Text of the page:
Before bedroom producers and YouTube videos took over the music business, there was a clear path to success for aspiring audio engineers. When you think about it, it's kind of ironic, because there was no formal training like there is today. Instead, those interested in the craft of audio engineering would go into apprenticeship mode. They would start as interns or runners and learn on the job, eventually working their way up to an assistant engineer position. But what does an assistant audio engineer even do. Pretty much whatever they’re told to do. Assistant Needed Only a small percentage of making music is creative — the rest is the rather mundane work of setting things up and keeping things organized. That’s where an assistant comes in. Assistant engineers in recording studios are typically responsible for:
  • Placing microphones
  • Setting up the console
  • Patching in outboard gear
  • Setting up DAW sessions
  • Recalling sessions and settings
  • Adjusting mics during a recording session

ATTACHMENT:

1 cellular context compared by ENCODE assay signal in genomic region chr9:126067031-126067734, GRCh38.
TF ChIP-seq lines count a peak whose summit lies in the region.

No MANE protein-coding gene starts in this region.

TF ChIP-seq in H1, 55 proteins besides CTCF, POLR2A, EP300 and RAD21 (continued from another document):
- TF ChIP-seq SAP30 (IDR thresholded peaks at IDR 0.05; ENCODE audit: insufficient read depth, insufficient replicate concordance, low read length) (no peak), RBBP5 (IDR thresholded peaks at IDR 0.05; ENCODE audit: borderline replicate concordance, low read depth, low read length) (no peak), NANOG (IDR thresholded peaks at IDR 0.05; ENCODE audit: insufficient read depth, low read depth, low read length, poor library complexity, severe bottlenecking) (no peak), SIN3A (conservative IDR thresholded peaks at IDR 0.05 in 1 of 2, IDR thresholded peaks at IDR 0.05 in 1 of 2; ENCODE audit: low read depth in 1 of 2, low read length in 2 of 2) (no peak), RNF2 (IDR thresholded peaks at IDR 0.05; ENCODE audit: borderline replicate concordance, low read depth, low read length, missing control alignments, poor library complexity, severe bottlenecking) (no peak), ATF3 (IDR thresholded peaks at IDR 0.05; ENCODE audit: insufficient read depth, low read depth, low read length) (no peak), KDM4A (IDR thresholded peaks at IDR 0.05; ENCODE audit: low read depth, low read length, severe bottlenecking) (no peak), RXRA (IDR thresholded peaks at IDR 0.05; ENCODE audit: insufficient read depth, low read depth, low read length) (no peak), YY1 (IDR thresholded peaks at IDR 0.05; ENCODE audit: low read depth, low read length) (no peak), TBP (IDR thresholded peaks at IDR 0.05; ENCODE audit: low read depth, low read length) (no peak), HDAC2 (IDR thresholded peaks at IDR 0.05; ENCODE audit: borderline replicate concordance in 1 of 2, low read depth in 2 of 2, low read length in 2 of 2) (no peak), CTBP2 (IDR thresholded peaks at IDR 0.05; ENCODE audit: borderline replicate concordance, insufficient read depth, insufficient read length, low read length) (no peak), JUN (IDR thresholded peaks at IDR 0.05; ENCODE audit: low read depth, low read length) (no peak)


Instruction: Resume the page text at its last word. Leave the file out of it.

Some assistants are responsible for editing tracks, tuning vocals or even rough mixes. You may also be responsible for administrative duties like booking or finances. Your experience all depends on your relationship with the head engineer. Most assistants are paid for their time, which means the “dirty work” of wrapping cables, zeroing out the console and sweeping up at the end of the night is usually reserved for the interns — usually. Getting The Gig The first step to becoming an assistant is proving why a successful engineer should take the time and effort to mentor you. You’ve got to prove you’re worth the investment. Here’s some advice on getting the gig: Do: Research the studio you’re applying to. Learn their history. Learn the owner's name. Learn the name of the office assistant. Most importantly, learn the name of the person doing the hiring. Don't: Send a generic email that can be copied and pasted. Audio engineers pride themselves on their attention to detail, and your lack thereof won’t slip by them. Do: Address the person you’re writing by name when you email them. Include something personal that shows you did your research. Don't: Ask someone to give you a chance. Prove to them that you’re worth hiring! They know you love making music. How are you at making coffee? What about your time management skills? Do you know how to hang drywall? Do: Be honest. Don't: Oversell yourself. Do: Be Persistent. It’s ok to send follow-ups and reminders at respectful intervals. Don't: Be obnoxious. Spamming someone over and over again isn’t going to get you anywhere. On The Job Assuming you get the gig, your new goal is to prove that you can actually get things done. The more you impress the head engineer, the more work they’ll give you. Eventually, you’ll have so many responsibilities that the studio would fall apart without you. You’ll become an indispensable part of the team. Here’s some advice on working your way up the ladder: Do: Always go the extra mile. Show up with coffee in the morning. Stay late and sweep up at night. Underpromise and over-deliver every time. Don't: Just do the bare minimum. It’s important to know your worth, but it’s equally as important to know you value. Do: Be proactive. Take care of things that need to be done before someone asks you to do it. Have a pot of coffee ready when the clients arrive. Re-solder that cable that went bad during the last session. Make sure there’s toilet paper in the bathroom. Don't: Be lazy. No one wants to listen to you whine about doing something you don’t want to do. There are hundreds of recording school graduates waiting in line for this gig. It can definitely be tough sometimes, but don’t take it for granted. Do: Always show up early. Early is on time,  and on time is late. Don't: Waste any time. You know the old saying... “If you have time to lean, you have time to clean and calibrate the tape machine.” Do: Cater to the clients. It’s tough to swallow sometimes, but this is a customer service industry. The better experience the clients have, the more likely they are to return. Help them unload their gear. Ask them if you can get them anything to drink. Offer to make a sushi run at 3 AM if you have to. Don't: Get starstruck. You may find yourself dealing with some high-profile clients. Don’t lose your cool. Don't start asking for selfies. It’s embarrassing for everyone… Do: Be quiet. Chris Lord-Alge has been known to throw his assistants out of the control room for typing too loud. Be a fly on the wall — present, but not distracting. Don't: Offer your opinion unless you are invited to do so. If someone specifically asks you what you think about something, then you can politely tell them. Otherwise, keep your mouth shut. Do: Ask questions… When it’s appropriate. At the end of the day after the client has left is a great opportunity to ask the head engineer questions about why they made certain decisions.   Don't: Ask questions at inappropriate times. Questioning an engineer’s decisions when in front of a client is a bad idea. Do: Always give 100%. Even on the projects you don’t want to. Especially on the projects you don’t want to. Remember, you’re not judged on your best work, you’re judged on your worst work. Don't: Try to steal work. If you end up working closely with an artist on a project as an assistant, you may develop a bond. They might even ask you work on future projects with them. Not only is this ok, it’s expected. This is perfectly acceptable, as long as you discuss it with the head engineer first. Life After Assisting Eventually, the student becomes the master and starts taking work on their own. Your last few sessions will likely be spent training some young pup to do your job. It won’t belong before you need an assistant of your own. And so it repeats — the circle of life for audio assistants.